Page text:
Cinque illustri economisti – Joseph E. Stiglitz, James K. Galbraith, Heather Boushey, Josh Bivens, Gerald Epstein – discutono in una tavola rotonda il ruolo e le misure di politica di bilancio da intraprendere per prevenire la recessione economica in tempi di pandemia. Da “The American Prospect”.
Deficit phobia is mercifully dead for the duration of the corona pandemic. Along with its devastation of the economy and the public’s health, the crisis has upended the standard economic story about public spending, deficit, and debts.
But austerity economics is one of those zombies that keep arising from the dead. Is deficit obsession really defunct for good? For now, Congress and the Fed are willing to create almost limitless sums of money to save the economy from outright collapse. A New York Times opinion writer sub-headed his column: “Everyone’s a socialist in a pandemic.”
The macroeconomic counterpart: In an economic collapse, everyone’s a Keynesian. But what sort of Keynesian, and for how long? That is a hugely consequential question, both for practice and for theory. At the rate Congress has authorized borrowing to prevent the total devastation of purchasing power, the deficit could easily grow from its current $1 trillion to $3 or $4 trillion dollars this year. If anything, it needs to be even higher.
The obsessively watched ratio of public debt to GDP could rise from its pre-corona level of about 80 percent of GDP to twice that before this crisis is over. What then? If we review the theory and practice of deficit politics for the past few decades, one category is pure deficit-hawkery, personified by the late investment banker and billionaire influence-monger Peter G. Peterson and his multiple front groups.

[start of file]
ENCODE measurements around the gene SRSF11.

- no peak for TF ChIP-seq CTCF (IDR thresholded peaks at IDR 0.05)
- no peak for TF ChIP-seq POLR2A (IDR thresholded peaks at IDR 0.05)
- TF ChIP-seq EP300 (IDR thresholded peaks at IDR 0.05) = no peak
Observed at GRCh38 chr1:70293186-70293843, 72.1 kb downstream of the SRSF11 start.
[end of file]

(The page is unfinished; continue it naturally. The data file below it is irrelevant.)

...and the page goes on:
In this view, federal deficits and the rising debt load are toxic for the economy because they raise interest costs on the public debt and thereby “crowd out” productive private investments. Peterson and company argued that lower deficits and debts, per se, quite apart from their impact on interest rates, would increase private investment because they would be good for business confidence. Paul Krugman famously ridiculed this view as belief in the “confidence fairy,” who of course never comes.
As a good conservative Republican, Peterson averted his eyes from deficits created by GOP tax cuts. His real target was government spending, especially Social Security and Medicare. Over four decades, Peterson predicted catastrophe driven by public debts. But when the economy collapsed in 2008, the culprit was private speculative debt; and it was new public debt that kept the collapse from turning into a second Great Depression. Other nominal deficit hawks in the business elite suddenly suspended their concerns, as long as government bailout money went to them.
A second category is made up of situational deficit hawks, who consider themselves “neo-Keynesians.” They dominated both the Clinton and Obama administrations, reflecting Wall Street’s capture of both. In 1993, Clinton agreed to a grand bargain in which he cut the deficit, and in return, Fed Chair Alan Greenspan lowered interest rates, stimulating a boom that became a bubble. So enamored were Clinton and his aides with deficit reduction that they made it a badge of virtue, pushing the budget all the way into surplus by 1999, to the point where serious people worried about how the Fed would conduct monetary policy when all Treasury bonds were retired.